A U.S. withdrawal might also encourage a new invasion of northeastern Syria by Turkey, which considers the SDF part of a broader Kurdish national security threat. Should Turkey invade—without the brakes a U.S. military presence would entail, including diplomatic pushback against such plans and the likelihood of intense negotiations with an angered Washington—the SDF would likely collapse. It would certainly stop fighting ISIS. 

Worst case, the withdrawal of U.S. forces could lead, as one analyst put it, to a “bloody free-for-all” in northeastern Syria. Such instability would also almost certainly jeopardize the substantial humanitarian assistance programs and early recovery projects that help Syrians return to their homes and provide food and shelter for the millions of displaced. 

Some argue that the risks to U.S. troops in such a turbulent environment outweigh the benefits. But while SDF forces, both Kurdish and Arab, suffered some 10,000 deaths in the fight against ISIS, U.S. combat fatalities have been fewer than a dozen over a seven-year deployment. While there is risk, as the horrific Manbij bombing makes clear, the benefits of a small U.S. force, supporting a partner-led effort to keep CT pressure on ISIS, are clear and compelling. The tiny U.S. military footprint, and associated financial costs, are negligible, compared to the gargantuan deployment and investment made in Afghanistan over the past decade, or to the costs that the U.S. would incur if it were forced to take on a fully reconstituted ISIS.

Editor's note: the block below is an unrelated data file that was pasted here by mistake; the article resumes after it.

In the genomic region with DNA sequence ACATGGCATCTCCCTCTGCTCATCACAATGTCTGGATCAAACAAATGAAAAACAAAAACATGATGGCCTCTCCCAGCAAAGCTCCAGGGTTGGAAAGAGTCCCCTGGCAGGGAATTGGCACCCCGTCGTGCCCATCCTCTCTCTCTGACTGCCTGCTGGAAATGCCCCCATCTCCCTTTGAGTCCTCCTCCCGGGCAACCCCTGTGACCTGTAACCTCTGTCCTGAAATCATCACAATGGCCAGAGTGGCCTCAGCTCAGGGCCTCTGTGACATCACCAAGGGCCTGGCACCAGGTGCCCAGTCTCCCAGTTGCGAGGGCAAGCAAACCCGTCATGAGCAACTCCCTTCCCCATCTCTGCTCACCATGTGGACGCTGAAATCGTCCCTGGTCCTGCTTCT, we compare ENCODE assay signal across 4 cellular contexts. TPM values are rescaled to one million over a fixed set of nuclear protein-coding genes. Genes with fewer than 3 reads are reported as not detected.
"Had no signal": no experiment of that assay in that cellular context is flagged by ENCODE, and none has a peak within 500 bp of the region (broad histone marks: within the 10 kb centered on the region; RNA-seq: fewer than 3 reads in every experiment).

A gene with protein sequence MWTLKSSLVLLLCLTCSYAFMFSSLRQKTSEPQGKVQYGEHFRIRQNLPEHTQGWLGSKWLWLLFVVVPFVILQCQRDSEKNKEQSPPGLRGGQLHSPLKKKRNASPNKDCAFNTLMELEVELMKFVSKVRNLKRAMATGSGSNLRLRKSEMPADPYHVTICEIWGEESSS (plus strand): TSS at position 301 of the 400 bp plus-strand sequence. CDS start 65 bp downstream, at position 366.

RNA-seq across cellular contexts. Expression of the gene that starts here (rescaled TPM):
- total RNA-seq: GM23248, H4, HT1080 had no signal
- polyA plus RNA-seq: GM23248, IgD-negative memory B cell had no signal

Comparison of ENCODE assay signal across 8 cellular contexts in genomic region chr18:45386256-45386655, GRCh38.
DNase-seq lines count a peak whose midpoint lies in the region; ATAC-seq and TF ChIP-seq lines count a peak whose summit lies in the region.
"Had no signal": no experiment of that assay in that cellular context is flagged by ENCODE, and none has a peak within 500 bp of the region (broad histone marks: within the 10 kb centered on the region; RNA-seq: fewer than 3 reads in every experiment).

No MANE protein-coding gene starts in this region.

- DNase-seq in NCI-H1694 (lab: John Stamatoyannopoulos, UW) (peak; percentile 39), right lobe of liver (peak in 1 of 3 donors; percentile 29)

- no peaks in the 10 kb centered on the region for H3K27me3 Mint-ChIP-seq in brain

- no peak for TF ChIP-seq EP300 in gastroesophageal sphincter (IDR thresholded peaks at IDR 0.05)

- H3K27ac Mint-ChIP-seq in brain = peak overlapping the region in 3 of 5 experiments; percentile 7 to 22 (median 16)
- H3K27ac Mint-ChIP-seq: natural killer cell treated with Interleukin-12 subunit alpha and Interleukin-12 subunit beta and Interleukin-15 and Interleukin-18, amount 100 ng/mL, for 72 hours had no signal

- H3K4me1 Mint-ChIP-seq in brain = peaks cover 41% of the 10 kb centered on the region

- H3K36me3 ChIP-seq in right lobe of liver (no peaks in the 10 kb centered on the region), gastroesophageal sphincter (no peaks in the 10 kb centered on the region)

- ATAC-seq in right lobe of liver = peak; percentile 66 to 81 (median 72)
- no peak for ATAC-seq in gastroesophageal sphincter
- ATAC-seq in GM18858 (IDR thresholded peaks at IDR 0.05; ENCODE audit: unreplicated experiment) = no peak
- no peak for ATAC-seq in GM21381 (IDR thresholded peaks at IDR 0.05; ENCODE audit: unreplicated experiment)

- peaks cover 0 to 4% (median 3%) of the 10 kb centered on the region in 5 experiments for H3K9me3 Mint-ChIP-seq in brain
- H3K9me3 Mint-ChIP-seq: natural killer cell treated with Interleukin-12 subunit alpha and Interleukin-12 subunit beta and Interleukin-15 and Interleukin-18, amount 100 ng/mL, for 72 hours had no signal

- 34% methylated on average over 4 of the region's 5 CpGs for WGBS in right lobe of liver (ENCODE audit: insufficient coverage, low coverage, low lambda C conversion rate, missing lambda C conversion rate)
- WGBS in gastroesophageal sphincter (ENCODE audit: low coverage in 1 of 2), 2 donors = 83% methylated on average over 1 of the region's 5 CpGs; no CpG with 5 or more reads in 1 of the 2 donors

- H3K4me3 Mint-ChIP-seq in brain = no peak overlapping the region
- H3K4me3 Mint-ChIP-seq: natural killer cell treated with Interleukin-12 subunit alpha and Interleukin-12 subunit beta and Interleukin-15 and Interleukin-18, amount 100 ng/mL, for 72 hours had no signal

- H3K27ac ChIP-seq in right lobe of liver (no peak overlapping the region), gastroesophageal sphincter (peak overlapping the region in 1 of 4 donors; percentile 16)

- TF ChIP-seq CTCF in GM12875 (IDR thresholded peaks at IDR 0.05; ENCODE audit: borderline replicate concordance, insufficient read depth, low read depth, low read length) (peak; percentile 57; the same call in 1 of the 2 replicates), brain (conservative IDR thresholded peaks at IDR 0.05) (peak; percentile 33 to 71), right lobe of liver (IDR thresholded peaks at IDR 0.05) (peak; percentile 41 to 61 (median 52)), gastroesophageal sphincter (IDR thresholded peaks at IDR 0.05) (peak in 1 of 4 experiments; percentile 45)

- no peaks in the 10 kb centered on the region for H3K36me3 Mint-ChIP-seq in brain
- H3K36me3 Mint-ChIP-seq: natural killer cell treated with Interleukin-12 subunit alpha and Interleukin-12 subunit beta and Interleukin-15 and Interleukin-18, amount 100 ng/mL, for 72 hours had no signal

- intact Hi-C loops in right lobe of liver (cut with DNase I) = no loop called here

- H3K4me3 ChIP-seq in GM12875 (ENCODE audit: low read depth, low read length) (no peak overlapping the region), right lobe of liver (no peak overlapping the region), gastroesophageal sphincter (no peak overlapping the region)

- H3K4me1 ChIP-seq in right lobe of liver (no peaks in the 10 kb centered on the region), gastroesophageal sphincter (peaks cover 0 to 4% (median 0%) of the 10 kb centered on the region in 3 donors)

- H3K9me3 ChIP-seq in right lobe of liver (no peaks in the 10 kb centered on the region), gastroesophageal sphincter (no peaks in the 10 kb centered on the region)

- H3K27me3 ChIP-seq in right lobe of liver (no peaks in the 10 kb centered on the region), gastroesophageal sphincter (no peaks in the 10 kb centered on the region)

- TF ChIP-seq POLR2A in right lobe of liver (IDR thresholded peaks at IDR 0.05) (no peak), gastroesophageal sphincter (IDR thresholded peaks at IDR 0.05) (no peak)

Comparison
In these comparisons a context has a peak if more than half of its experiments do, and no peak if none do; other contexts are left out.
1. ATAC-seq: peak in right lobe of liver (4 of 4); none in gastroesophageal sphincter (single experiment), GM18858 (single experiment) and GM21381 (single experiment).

Broader policy goals for Syria, such as the need for a comprehensive political settlement, have regularly been cited by U.S. officials as ancillary justification for our continued troop presence. Some argue that with Assad having “won the war,” this justification for our military presence flips and actually provides a reason for withdrawing them. On the contrary, those forces represent diplomatic leverage in the discussions to come over the future of Syria. It’s true that layers of U.S. economic sanctions against the Assad regime, imposed over the past decade, probably offer the U.S. more leverage. However, given the scrutiny the sanctions have come under as the humanitarian suffering of the Syrian people has increased in the past few years, that type of economic leverage is being viewed as increasingly problematic. Our military presence does not raise these humanitarian issues. Finally, our presence also blocks Russian consolidation of its military mission in Syria, undercutting one of the key sources of Moscow’s surprisingly resilient prestige in the region and hence lending support to our Ukraine policy efforts.

Given the vital counter-ISIS task these troops continue to perform, the multiple indirect benefits to a range of U.S. policy interests, and the relatively low costs, the Biden team has gotten it right so far in sustaining that presence. While it’s true the administration has not articulated an end-game for efforts in the northeast, the policy benefits of our military presence continue to accrue. For Syria, until the broader situation clarifies, that should be enough.